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The average of a random process

  1. May 4, 2013 #1
    Hello all,

    I have the following continuous-time random process:

    [tex]v(t)=\sum_{k=0}^{K-1}\alpha_k(t)d_k+w(t)[/tex]

    where d_k are i.i.d. random variables with zero mean and variance 1, alpha_k(t) is given, and w(t) is additive white Gaussian process of zero-mean and variance N_0.

    Can we say that the average power of v(t) is E{|v(t)|^2}?

    Thanks
     
  2. jcsd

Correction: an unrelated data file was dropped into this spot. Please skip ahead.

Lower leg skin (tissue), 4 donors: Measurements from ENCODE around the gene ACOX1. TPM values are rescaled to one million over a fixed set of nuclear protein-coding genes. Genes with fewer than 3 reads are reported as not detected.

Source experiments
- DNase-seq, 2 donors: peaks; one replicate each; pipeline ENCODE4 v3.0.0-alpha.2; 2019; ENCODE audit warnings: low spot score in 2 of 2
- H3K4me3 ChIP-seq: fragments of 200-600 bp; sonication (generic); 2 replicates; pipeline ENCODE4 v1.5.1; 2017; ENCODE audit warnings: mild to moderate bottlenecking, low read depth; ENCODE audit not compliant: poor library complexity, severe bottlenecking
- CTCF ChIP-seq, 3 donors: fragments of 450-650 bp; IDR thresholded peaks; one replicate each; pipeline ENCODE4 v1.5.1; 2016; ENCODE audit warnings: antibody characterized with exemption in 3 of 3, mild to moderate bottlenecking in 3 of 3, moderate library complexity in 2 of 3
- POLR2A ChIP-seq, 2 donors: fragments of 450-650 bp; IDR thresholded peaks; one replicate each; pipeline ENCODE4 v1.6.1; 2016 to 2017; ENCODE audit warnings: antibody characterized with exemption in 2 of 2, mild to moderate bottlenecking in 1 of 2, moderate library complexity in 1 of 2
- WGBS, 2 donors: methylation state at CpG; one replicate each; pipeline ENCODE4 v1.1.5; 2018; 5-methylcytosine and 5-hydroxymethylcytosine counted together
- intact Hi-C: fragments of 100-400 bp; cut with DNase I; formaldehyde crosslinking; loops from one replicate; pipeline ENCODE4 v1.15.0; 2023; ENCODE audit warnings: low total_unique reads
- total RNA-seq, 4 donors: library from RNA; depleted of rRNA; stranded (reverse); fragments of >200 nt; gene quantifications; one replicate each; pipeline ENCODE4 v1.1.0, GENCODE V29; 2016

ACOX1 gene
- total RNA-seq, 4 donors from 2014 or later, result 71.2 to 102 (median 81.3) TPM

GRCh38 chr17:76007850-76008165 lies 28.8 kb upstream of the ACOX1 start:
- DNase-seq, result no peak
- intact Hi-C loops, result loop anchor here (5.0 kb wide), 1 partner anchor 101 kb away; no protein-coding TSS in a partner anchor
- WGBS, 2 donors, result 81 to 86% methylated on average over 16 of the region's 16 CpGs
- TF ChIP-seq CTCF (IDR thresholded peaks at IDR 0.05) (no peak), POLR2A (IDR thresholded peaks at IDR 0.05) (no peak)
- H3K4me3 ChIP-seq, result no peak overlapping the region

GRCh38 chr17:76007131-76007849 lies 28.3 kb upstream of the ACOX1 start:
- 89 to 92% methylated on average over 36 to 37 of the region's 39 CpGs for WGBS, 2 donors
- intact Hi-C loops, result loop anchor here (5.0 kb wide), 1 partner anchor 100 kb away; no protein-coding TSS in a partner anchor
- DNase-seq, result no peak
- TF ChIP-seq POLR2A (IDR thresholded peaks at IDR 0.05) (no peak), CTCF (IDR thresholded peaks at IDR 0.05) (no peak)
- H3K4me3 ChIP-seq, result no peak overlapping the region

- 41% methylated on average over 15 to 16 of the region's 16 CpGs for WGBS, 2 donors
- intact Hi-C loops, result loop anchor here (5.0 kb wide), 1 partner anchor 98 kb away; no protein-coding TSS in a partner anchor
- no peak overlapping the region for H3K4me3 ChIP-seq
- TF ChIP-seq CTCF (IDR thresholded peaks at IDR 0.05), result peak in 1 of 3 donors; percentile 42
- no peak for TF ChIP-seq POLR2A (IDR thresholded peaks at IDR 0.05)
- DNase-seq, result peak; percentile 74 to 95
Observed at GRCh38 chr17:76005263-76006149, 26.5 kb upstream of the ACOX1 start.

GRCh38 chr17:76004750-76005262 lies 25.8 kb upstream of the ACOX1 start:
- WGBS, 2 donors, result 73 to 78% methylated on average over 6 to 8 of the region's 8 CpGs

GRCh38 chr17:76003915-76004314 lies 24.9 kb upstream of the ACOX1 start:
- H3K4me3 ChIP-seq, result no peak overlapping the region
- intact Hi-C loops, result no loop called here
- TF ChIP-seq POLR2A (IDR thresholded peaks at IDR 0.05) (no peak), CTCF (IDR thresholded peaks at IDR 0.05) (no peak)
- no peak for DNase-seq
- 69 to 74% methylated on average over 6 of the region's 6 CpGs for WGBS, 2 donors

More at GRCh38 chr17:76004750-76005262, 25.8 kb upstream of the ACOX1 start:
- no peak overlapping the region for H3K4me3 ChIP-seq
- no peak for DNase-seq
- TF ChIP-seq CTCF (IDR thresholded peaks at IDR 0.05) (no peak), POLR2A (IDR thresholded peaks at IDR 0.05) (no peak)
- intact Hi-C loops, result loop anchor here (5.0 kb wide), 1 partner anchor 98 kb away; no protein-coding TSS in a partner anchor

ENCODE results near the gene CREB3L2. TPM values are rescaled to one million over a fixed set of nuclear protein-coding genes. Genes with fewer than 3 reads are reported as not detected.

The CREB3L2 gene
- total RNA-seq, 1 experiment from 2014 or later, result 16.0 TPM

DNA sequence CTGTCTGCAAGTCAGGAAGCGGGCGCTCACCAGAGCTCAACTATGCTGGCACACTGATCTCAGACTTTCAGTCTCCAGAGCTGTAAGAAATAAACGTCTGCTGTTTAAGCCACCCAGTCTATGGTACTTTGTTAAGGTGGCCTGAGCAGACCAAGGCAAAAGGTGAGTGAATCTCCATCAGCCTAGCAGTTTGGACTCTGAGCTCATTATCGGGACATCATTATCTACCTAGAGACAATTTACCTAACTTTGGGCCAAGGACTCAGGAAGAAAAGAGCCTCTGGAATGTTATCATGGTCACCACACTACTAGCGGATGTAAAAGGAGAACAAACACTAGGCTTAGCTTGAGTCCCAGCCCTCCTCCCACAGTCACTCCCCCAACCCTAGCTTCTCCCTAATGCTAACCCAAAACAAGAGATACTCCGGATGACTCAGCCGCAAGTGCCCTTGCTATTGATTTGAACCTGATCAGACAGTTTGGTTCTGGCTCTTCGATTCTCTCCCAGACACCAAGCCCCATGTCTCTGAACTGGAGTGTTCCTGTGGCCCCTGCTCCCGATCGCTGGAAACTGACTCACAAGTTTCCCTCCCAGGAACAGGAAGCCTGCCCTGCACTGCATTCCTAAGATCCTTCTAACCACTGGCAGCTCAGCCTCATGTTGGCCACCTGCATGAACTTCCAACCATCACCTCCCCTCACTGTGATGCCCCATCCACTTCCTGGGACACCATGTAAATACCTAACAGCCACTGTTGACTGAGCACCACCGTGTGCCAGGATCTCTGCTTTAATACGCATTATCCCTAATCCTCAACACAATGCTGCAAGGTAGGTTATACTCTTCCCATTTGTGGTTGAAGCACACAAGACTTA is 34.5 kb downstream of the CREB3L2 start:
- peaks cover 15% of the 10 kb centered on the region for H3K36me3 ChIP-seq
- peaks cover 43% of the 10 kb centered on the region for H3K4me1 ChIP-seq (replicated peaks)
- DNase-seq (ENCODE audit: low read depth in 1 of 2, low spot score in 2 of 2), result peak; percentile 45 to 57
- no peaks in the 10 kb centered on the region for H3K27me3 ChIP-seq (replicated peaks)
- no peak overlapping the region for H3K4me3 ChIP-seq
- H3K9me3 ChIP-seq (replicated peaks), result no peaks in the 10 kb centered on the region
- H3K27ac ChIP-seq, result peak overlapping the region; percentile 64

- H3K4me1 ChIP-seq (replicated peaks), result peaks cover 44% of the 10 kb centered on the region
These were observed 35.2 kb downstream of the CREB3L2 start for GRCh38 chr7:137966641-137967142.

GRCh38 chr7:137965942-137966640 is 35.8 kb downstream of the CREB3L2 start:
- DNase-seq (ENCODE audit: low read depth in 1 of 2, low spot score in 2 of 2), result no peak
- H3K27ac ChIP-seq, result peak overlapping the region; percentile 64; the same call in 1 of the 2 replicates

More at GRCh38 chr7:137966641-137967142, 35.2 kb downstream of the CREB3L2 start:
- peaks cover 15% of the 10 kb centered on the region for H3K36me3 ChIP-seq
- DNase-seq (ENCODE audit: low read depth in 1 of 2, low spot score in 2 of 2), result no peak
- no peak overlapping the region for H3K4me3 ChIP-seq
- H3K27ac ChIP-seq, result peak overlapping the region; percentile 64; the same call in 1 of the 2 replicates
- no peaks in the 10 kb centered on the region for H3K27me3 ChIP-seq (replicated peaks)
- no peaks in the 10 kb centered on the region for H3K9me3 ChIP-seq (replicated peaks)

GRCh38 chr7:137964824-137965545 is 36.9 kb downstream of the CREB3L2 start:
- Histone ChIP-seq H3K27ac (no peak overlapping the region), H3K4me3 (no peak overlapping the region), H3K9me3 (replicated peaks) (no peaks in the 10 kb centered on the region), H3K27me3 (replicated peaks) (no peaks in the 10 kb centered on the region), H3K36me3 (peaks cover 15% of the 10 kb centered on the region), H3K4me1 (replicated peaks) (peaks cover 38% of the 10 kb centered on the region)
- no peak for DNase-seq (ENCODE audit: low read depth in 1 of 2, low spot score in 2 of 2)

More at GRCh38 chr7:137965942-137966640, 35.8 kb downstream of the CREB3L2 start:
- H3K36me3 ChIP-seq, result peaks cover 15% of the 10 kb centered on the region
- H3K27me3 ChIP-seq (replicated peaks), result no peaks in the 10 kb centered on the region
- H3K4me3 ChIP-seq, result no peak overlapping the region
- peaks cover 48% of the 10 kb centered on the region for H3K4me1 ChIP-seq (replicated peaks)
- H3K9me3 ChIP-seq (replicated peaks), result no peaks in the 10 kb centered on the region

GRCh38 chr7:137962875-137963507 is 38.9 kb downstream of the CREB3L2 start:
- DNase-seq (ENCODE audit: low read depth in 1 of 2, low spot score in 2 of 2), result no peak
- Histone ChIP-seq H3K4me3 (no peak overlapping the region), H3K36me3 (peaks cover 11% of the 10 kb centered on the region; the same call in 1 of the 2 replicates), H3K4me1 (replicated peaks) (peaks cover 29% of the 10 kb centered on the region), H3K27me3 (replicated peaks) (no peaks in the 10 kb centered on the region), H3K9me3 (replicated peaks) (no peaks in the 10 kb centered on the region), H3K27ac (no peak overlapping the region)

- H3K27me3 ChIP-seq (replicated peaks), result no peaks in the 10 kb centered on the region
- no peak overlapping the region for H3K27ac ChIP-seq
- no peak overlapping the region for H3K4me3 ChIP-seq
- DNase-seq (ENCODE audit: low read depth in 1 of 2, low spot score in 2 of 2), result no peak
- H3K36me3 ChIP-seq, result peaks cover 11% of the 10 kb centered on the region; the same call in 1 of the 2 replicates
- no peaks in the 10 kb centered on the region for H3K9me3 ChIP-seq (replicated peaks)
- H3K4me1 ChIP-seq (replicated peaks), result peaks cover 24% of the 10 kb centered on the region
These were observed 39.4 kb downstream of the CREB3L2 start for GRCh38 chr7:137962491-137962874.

3. May 4, 2013 #2

    Office_Shredder

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    That probably depends on what v is physically. Velocity?
     
  4. May 4, 2013 #3
    Thanks for replying.

    v(t) is the received signal in a communication system.
     
  5. May 5, 2013 #4

    Office_Shredder

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    The word average can be used to refer to two things here. Expectation of a random variable is often referred to as average - what you have written down is the expected value of the instantaneous power of the signal. The average power of a (deterministic) signal is often defined as
    [tex] \lim_{T \to \infty} \frac{1}{T} \int_{-T/2}^{T/2} |f(t)|^2 dt [/tex]

    This doesn't depend on t at all - if you want the expected value of this, then you need to do more work
     
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